You can get your copy here.

Stefi Weisburd: Wild, Dense, and Cerebral

Weisburd Front CoverWe are thrilled to report yet another glowing review of one of our poetry titles. In the current issue of Pleiades, Amy Beeder reviewed The Wind-Up Gods by Stefi Weisburd. Here are just a few of the wonderful things that she had to say:

“(T)his is no poet of the muddy mainstream.”

and

“For those…who like their poems wild, dense, and cerebral, those of  us who like their language (as Roger Weingarten put it) ‘worked like Rodin worked clay,’ it is unreservedly and enthusiastically recommended.”

and

“Another thing to recommend this poet is the range and often sheer loopiness of her subject matter and tone.”
If you are looking for something wild, dense, cerebral, and delightfully loopy, get your copy of The Wind-Up Gods here.

Happy Reading!

Michele Battiste “knows the latitudes and longitudes of love in the twenty-first century.”

Battiste_CoverBlack Lawrence Press is very pleased to announce that Michele Battiste’s Ink For an Odd Cartography has been reviewed in the July/August issue of American Book Review. In Walter Hess’s review of this scrumdiddlyumptious poetry collection, he wrote:

“The book is wise and, surprisingly, for a book of poetry in 2009, reading it provides for a great deal of fun.”

and

“Battiste’s range is large. Her map is vast. She knows the latitudes and longitudes of love in the twenty-first century. To travel among the sites she points out is to know that they are accurate.”

To read the entire astute and glowing review, pick up a copy of American Book Review. Also, if you have not done so yet, you can get your own copy of Ink For an Odd Cartography here.

Happy Reading!

The Unemployed Man Who Became A Tree

Pilkington PhotoBlack Lawrence Press is very pleased to announce the recent acquisition of The Unemployed Man Who Became A Tree, a poetry collection by Kevin Pilkington. This title will be available from BLP in 2011.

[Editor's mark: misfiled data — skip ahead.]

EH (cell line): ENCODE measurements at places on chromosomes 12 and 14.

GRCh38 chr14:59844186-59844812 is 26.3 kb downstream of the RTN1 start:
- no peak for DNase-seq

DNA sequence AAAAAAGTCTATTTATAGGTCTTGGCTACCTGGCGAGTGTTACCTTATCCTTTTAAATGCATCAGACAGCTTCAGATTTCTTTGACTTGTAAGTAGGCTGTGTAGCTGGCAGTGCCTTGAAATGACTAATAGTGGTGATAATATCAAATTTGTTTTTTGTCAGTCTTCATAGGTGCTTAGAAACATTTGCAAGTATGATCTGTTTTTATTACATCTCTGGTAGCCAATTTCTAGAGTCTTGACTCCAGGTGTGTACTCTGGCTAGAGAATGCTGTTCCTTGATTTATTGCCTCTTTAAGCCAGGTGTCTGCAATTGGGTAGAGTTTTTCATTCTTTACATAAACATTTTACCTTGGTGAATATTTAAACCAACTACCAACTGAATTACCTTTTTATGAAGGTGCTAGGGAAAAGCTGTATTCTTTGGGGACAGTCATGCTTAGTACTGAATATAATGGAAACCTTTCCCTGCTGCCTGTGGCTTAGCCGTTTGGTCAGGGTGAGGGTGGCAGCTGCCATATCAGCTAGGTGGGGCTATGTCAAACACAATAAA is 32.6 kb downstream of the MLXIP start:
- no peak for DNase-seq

Kevin Pilkington is a member of the writing faculty at Sarah Lawrence College and teaches a workshop in the graduate department at Manhattanville College.  He is the author of six collections: his collection Spare Changewas the La Jolla Poets Press National Book Award winner and his chapbook won the Ledge Poetry Prize. His collection entitled Ready to Eat the Sky was published by River City Publishing as part of their new poetry series and was a finalist for an Independent Publishers Books Award. Another collection entitled In the Eyes of a Dog was published by New York Quarterly Books.  His poetry has appeared in many anthologies including Birthday Poems: A Celebration, Western Wind, and Contemporary Poetry of New England.  Over the years, he has been nominated for four Pushcarts and has appeared in Verse Daily.  His poems and reviews have appeared in numerous magazines including: Poetry, Ploughshares, Iowa Review, Boston Review, Yankee, Hayden’s Ferry, Columbia, Greensboro Review, North American Review, Gulf Coast, Valparaiso Review.

Steven Gillis reads from TEMPORARY PEOPLE (Video)

<embed id=”VideoPlayback” src=”http://video.google.com/googleplayer.swf?docid=-5374798773052775744&hl=en&fs=true&#8221; style=”width:400px;height:326px” allowFullScreen=”true” allowScriptAccess=”always” type=”application/x-shockwave-flash”> </embed>


Black Lawrence New York

This is old news we are transferring from our website, but nonetheless, it happened one summer…

Black Lawrence has moved! We are now located in New York City, but will always be grateful for the peaceful upstate surroundings that made the founding of a literary press especially wonderful. We are growing faster than we ever thought possible in such a short time, so moving to New York City, center of the publishing world, was just the right idea.